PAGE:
In this contribution, a comparison between different permutation entropies as classifiers of electroencephalogram (EEG) records corresponding to normal and pre-ictal states is made. A discrete probability distribution function derived from symbolization techniques applied to the EEG signal is used to calculate the Tsallis entropy, Shannon Entropy, Renyi Entropy, and Min Entropy, and they are used separately as the only independent variable in a logistic regression model in order to evaluate its capacity as a classification variable in a inferential manner. The area under the Receiver Operating Characteristic (ROC) curve, along with the accuracy, sensitivity, and specificity are used to compare the models. All the permutation entropies are excellent classifiers, with an accuracy greater than 94.5% in every case, and a sensitivity greater than 97%. Accounting for the amplitude in the symbolization technique retains more information of the signal than its counterparts, and it could be a good candidate for automatic classification of EEG signals. Full article
(This article belongs to the Special Issue Entropy and Electroencephalography II)
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Open AccessArticle Transfer Learning for SSVEP Electroencephalography Based Brain–Computer Interfaces Using Learn++.NSE and Mutual Information
Entropy 2017, 19(1), 41; doi:10.3390/e19010041
Received: 30 November 2016 / Revised: 29 December 2016 / Accepted: 17 January 2017 / Published: 19 January 2017
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Abstract
Brain–Computer Interfaces (BCI) using Steady-State Visual Evoked Potentials (SSVEP) are sometimes used by injured patients seeking to use a computer. Canonical Correlation Analysis (CCA) is seen as state-of-the-art for SSVEP BCI systems. However, this assumes that the user has full control over their
[...] Read more.
Brain–Computer Interfaces (BCI) using Steady-State Visual Evoked Potentials (SSVEP) are sometimes used by injured patients seeking to use a computer. Canonical Correlation Analysis (CCA) is seen as state-of-the-art for SSVEP BCI systems. However, this assumes that the user has full control over their covert attention, which may not be the case. This introduces high calibration requirements when using other machine learning techniques. These may be circumvented by using transfer learning to utilize data from other participants. This paper proposes a combination of ensemble learning via Learn++ for Nonstationary Environments (Learn++.NSE)and similarity measures such as mutual information to identify ensembles of pre-existing data that result in higher classification. Results show that this approach performed worse than CCA in participants with typical SSVEP responses, but outperformed CCA in participants whose SSVEP responses violated CCA assumptions. This indicates that similarity measures and Learn++.NSE can introduce a transfer learning mechanism to bring SSVEP system accessibility to users unable to control their covert attention. Full article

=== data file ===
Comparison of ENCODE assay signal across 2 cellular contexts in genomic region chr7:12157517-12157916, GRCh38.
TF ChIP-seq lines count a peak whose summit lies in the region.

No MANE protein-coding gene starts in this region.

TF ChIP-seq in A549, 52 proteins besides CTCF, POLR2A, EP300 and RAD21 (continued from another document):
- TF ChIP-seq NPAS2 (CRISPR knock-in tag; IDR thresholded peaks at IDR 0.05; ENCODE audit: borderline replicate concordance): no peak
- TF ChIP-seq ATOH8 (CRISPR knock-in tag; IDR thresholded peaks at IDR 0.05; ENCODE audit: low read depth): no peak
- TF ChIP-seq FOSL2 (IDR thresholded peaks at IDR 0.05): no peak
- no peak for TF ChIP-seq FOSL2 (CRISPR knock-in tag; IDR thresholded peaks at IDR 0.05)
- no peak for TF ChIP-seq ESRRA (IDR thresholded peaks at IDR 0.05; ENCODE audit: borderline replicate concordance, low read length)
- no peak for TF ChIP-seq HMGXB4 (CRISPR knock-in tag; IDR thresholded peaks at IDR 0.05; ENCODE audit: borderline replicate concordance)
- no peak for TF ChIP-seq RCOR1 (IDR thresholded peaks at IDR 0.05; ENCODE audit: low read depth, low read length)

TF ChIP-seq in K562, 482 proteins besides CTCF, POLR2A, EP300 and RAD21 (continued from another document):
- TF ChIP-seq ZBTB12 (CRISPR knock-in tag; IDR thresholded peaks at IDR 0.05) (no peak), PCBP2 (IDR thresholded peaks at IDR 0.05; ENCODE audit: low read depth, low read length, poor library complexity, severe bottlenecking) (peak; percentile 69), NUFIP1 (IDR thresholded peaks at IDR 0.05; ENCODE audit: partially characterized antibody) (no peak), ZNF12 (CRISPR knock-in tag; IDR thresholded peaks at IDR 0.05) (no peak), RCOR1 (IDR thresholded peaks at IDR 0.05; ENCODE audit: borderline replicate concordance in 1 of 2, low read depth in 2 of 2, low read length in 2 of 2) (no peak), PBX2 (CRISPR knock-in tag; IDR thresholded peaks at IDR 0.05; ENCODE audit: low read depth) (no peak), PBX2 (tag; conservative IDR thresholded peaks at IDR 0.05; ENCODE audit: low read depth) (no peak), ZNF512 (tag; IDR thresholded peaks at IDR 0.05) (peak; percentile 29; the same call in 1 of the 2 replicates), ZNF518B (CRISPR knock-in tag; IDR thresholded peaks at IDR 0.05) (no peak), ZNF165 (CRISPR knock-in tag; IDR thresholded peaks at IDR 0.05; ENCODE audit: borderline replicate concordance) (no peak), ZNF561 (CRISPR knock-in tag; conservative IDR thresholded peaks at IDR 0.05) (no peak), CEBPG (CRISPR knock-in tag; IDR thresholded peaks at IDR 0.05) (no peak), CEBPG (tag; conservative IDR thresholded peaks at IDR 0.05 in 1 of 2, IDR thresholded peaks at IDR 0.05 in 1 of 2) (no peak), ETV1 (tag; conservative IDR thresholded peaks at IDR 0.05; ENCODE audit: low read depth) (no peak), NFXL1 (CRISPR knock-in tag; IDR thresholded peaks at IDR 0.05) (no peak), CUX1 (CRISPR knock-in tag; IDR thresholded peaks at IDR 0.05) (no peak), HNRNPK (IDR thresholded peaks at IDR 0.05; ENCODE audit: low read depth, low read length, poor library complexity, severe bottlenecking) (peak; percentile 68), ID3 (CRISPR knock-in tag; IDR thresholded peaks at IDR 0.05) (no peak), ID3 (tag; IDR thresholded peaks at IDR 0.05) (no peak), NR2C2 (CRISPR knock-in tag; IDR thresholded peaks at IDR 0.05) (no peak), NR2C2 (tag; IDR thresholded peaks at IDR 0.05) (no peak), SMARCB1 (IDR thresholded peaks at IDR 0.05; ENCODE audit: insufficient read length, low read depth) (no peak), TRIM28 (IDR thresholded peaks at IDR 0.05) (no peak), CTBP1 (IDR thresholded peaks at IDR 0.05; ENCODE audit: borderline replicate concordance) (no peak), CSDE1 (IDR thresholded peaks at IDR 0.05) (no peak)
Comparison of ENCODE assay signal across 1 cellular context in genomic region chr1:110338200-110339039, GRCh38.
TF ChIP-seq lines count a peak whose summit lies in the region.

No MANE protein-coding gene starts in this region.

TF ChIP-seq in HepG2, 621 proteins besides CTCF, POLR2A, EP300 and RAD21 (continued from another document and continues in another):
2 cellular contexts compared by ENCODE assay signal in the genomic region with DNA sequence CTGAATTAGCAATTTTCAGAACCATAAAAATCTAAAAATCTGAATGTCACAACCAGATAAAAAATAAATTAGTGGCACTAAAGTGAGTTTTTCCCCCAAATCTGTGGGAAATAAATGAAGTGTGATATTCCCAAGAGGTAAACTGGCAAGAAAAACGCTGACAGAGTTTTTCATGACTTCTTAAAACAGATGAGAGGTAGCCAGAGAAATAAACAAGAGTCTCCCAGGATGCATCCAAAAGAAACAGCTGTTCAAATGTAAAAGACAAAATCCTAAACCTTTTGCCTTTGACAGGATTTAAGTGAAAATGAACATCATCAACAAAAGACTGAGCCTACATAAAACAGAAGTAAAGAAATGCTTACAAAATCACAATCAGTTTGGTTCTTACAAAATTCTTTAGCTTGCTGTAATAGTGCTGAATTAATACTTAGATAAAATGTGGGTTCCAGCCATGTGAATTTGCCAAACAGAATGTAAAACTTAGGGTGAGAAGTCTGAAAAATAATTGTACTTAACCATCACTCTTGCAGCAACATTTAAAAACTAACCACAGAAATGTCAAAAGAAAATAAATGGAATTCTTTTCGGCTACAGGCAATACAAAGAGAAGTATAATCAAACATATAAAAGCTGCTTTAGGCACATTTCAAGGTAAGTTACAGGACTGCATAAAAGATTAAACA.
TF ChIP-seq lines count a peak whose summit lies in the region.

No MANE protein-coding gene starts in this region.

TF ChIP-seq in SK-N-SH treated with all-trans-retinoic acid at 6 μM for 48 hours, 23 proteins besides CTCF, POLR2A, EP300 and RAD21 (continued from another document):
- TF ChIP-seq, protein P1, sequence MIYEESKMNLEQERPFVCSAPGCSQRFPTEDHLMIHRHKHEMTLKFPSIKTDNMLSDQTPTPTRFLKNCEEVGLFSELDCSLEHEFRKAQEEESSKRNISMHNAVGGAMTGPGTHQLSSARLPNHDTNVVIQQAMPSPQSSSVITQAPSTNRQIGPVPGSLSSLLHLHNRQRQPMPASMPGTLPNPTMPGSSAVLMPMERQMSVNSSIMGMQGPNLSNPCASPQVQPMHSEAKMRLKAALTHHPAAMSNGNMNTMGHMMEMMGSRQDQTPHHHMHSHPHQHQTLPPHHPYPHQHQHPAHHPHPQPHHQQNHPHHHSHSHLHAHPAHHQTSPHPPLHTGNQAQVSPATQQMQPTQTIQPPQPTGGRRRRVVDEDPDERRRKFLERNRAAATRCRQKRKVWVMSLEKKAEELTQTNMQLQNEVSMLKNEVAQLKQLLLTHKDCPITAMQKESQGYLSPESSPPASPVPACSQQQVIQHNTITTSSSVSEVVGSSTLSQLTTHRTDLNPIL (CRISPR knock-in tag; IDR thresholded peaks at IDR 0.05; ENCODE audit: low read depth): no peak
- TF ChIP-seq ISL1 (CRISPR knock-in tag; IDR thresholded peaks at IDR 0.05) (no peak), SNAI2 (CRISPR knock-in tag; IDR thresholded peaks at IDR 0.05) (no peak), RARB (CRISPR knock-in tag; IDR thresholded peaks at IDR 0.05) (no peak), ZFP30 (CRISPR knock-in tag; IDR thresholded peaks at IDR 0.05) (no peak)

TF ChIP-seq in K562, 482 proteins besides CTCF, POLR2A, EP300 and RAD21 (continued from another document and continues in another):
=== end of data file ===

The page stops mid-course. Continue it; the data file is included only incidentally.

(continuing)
(This article belongs to the Special Issue Entropy and Electroencephalography II)
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Open AccessArticle Healthcare Teams Neurodynamically Reorganize When Resolving Uncertainty
Entropy 2016, 18(12), 427; doi:10.3390/e18120427
Received: 23 September 2016 / Revised: 13 November 2016 / Accepted: 22 November 2016 / Published: 29 November 2016
Cited by 2 | PDF Full-text (2424 KB) | HTML Full-text | XML Full-text
Abstract
Research on the microscale neural dynamics of social interactions has yet to be translated into improvements in the assembly, training and evaluation of teams. This is partially due to the scale of neural involvements in team activities, spanning the millisecond oscillations in individual
[...] Read more.
Research on the microscale neural dynamics of social interactions has yet to be translated into improvements in the assembly, training and evaluation of teams. This is partially due to the scale of neural involvements in team activities, spanning the millisecond oscillations in individual brains to the minutes/hours performance behaviors of the team. We have used intermediate neurodynamic representations to show that healthcare teams enter persistent (50–100 s) neurodynamic states when they encounter and resolve uncertainty while managing simulated patients. Each of the second symbols was developed situating the electroencephalogram (EEG) power of each team member in the contexts of those of other team members and the task. These representations were acquired from EEG headsets with 19 recording electrodes for each of the 1–40 Hz frequencies. Estimates of the information in each symbol stream were calculated from a 60 s moving window of Shannon entropy that was updated each second, providing a quantitative neurodynamic history of the team’s performance. Neurodynamic organizations fluctuated with the task demands with increased organization (i.e., lower entropy) occurring when the team needed to resolve uncertainty. These results show that intermediate neurodynamic representations can provide a quantitative bridge between the micro and macro scales of teamwork. Full article